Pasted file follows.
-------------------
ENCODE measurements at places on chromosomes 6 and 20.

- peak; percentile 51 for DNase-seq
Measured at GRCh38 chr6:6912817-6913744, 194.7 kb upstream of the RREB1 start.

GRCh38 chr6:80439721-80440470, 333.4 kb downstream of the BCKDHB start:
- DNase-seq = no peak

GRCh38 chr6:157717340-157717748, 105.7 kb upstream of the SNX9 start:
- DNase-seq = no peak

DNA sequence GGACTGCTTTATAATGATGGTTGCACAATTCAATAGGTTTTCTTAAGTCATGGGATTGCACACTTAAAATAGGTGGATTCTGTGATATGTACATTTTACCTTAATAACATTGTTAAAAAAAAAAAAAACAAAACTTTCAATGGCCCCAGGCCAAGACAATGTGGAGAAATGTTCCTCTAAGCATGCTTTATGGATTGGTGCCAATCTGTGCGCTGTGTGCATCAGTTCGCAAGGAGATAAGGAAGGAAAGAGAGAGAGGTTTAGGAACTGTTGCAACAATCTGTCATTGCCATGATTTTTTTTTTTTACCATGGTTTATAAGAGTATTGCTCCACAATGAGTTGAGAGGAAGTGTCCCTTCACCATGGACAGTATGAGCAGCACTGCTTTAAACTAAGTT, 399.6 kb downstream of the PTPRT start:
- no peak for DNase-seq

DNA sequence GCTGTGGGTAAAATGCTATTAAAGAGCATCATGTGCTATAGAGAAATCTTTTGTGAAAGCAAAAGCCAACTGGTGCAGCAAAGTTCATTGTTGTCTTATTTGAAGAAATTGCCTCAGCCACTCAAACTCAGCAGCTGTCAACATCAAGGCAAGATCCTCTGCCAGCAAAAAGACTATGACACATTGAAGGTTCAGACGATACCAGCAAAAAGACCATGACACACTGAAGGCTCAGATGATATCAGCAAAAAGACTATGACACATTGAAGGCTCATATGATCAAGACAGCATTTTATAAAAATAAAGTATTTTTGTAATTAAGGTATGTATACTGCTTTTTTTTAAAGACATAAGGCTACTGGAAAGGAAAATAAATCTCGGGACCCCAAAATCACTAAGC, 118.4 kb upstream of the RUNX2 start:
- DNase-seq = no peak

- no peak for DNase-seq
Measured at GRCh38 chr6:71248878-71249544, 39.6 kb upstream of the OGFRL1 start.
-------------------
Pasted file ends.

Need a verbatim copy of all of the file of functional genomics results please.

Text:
ENCODE measurements at places on chromosomes 6 and 20.

- peak; percentile 51 for DNase-seq
Measured at GRCh38 chr6:6912817-6913744, 194.7 kb upstream of the RREB1 start.

GRCh38 chr6:80439721-80440470, 333.4 kb downstream of the BCKDHB start:
- DNase-seq = no peak

GRCh38 chr6:157717340-157717748, 105.7 kb upstream of the SNX9 start:
- DNase-seq = no peak

DNA sequence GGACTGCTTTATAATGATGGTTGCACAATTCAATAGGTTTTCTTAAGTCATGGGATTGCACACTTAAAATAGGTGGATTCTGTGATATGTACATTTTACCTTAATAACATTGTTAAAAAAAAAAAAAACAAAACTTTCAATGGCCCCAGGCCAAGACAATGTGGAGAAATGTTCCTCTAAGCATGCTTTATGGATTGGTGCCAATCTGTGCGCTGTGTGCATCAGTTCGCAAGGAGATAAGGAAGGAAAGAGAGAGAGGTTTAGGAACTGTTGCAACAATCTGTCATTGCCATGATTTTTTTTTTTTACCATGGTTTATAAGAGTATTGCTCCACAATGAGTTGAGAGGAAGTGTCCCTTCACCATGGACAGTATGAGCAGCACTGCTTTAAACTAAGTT, 399.6 kb downstream of the PTPRT start:
- no peak for DNase-seq

DNA sequence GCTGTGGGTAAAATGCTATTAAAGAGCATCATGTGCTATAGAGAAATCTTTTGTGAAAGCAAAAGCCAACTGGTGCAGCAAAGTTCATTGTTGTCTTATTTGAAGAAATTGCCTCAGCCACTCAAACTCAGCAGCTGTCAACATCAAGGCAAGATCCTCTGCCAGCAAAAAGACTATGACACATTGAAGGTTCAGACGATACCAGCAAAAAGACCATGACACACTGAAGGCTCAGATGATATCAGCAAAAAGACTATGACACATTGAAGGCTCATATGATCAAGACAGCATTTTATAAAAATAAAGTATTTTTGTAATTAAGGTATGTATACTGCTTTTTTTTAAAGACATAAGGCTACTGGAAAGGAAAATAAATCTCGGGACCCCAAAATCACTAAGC, 118.4 kb upstream of the RUNX2 start:
- DNase-seq = no peak

- no peak for DNase-seq
Measured at GRCh38 chr6:71248878-71249544, 39.6 kb upstream of the OGFRL1 start.